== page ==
Clean Environment

Antimicrobial resistance (AMR)

AMR develops when bacteria, fungi or viruses are exposed to antibiotics, antifungals or antivirals. As a result, the antimicrobials become ineffective and infections may persist. In addition, medical interventions including surgery, chemotherapy and stem cell therapy may become impossible.
AMR is considered the biggest global threat of Health and Food Safety.

AMR Insights:

For Environmental experts, officials and other professionals who wish to prevent the further spreading of Antimicrobial resistance, AMR Insights offers selected, global information and data, specific education and extensive networking and partnering opportunities.

AMR Insights is for:

  • Environmental Researchers at universities and research institutes
  • Environmental Experts at research and consultancy firms
  • Labtechnicians at environmental quality laboratories
  • Senior officials at national authorities and regulatory authorities staff
  • Environmental Experts at drinking water, sewage and soil remediation companies

Latest Topics

  •   13 June 2024

    Discovery of sulfonamide resistance genes in deep groundwater below Patna, India

    The global use of pharmaceuticals has led to the rise of bacteria resistant to antimicrobial treatments, posing a public health challenge. A study in Patna, India, found the first quantification of three sulfonamide resistance genes in groundwater and surface water. The mean relative abundance of gene copies was found to be sul I > sul […]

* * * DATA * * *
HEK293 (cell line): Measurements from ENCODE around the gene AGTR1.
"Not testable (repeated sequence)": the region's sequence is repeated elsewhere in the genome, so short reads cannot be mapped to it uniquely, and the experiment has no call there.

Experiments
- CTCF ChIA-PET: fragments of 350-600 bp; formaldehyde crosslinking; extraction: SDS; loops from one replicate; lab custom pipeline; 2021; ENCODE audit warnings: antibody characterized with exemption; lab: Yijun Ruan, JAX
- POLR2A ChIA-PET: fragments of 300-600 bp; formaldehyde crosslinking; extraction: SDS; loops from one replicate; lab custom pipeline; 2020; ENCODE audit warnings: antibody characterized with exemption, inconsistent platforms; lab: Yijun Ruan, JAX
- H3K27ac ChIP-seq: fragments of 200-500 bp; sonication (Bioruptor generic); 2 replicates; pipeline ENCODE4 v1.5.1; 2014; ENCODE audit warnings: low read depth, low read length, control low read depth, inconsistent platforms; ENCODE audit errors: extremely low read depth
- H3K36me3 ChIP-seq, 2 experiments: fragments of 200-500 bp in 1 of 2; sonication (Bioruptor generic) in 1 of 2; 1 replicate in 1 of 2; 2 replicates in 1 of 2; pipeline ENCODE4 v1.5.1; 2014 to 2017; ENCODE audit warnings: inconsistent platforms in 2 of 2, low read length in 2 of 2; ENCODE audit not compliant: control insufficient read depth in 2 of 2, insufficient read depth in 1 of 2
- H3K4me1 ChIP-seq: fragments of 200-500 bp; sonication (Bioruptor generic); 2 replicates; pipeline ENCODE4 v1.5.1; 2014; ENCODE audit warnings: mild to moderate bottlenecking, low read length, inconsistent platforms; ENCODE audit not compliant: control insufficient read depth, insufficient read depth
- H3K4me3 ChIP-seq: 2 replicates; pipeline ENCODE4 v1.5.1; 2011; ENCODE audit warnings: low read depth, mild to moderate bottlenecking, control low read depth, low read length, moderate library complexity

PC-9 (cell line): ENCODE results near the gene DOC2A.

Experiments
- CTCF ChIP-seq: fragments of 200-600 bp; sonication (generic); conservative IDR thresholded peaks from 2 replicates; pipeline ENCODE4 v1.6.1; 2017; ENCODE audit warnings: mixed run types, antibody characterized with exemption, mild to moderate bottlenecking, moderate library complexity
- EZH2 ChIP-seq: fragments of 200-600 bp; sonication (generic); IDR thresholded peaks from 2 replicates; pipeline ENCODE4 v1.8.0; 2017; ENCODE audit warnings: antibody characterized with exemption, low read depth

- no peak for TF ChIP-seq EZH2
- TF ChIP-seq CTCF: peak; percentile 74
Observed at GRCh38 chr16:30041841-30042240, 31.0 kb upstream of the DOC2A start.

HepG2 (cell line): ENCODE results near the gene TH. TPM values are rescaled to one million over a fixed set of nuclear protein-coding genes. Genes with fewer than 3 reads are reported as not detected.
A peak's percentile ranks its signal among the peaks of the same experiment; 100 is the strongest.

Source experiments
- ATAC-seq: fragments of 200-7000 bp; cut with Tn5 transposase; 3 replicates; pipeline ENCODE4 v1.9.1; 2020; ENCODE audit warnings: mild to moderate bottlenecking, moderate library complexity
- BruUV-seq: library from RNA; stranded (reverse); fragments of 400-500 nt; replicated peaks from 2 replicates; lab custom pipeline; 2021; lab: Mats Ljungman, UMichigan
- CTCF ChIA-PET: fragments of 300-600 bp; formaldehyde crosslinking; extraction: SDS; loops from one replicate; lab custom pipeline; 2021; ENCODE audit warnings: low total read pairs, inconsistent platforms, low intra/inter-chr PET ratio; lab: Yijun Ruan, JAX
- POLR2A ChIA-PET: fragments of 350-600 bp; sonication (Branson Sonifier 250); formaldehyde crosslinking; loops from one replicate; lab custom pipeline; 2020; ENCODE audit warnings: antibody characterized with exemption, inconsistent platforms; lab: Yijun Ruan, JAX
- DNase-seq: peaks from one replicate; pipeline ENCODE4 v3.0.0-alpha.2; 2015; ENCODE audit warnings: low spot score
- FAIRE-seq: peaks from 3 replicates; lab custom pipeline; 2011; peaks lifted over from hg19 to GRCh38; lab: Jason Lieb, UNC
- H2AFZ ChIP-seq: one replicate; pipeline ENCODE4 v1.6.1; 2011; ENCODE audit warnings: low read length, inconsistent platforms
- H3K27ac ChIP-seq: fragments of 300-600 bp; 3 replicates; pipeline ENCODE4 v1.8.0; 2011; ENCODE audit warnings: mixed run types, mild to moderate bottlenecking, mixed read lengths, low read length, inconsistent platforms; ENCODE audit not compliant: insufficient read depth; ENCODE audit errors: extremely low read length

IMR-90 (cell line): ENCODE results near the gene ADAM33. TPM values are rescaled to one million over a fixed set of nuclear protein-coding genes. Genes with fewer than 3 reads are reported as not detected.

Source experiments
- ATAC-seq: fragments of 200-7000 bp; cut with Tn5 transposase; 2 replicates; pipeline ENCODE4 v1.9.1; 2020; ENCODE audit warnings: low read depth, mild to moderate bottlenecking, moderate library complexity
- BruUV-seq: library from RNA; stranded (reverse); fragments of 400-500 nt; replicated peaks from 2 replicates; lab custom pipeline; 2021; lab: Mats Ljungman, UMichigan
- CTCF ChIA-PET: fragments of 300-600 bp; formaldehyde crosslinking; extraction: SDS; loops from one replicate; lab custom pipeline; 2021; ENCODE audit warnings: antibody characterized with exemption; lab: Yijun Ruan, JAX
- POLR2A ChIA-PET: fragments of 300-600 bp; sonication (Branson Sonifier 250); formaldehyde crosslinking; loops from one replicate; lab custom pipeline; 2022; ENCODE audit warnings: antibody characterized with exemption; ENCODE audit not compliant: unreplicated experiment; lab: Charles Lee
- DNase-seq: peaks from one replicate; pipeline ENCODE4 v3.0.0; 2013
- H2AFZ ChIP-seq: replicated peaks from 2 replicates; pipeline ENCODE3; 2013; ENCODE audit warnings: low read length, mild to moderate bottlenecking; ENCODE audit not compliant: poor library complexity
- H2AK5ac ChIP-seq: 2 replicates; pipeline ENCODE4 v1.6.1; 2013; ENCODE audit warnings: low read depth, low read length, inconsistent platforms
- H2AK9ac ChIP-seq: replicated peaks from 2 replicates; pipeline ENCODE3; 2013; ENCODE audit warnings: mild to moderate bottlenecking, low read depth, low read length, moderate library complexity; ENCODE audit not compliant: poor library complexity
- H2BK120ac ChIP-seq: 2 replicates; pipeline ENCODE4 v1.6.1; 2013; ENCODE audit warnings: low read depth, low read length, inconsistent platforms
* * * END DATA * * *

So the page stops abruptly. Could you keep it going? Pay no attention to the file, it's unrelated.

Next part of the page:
•   10 June 2024

    Environmental microbiome diversity and stability is a barrier to antimicrobial resistance gene accumulation

    Antimicrobial resistant bacteria and genes can enter new habitats if they can overcome the habitat’s biotic resilience. As biodiversity increases, microbial diversity can act as a barrier against antimicrobial resistance. A pan-European study found that higher diversity negatively correlates with the abundance of ARGs in soils, while dynamic riverbeds show no effect. This suggests that […]

  •   06 June 2024

    Utilizing co-abundances of antimicrobial resistance genes to identify potential co-selection in the resistome

    The rapid spread of antimicrobial resistance (AMR) threatens global health, and co-occurring ARGs may cause collateral effects. Researchers investigated the correlation between ARG abundances in 214,095 metagenomic data sets. They found more ARGs correlated with each other in human and animal samples than in soil and water environments. They found several ARGs conferring resistance for […]


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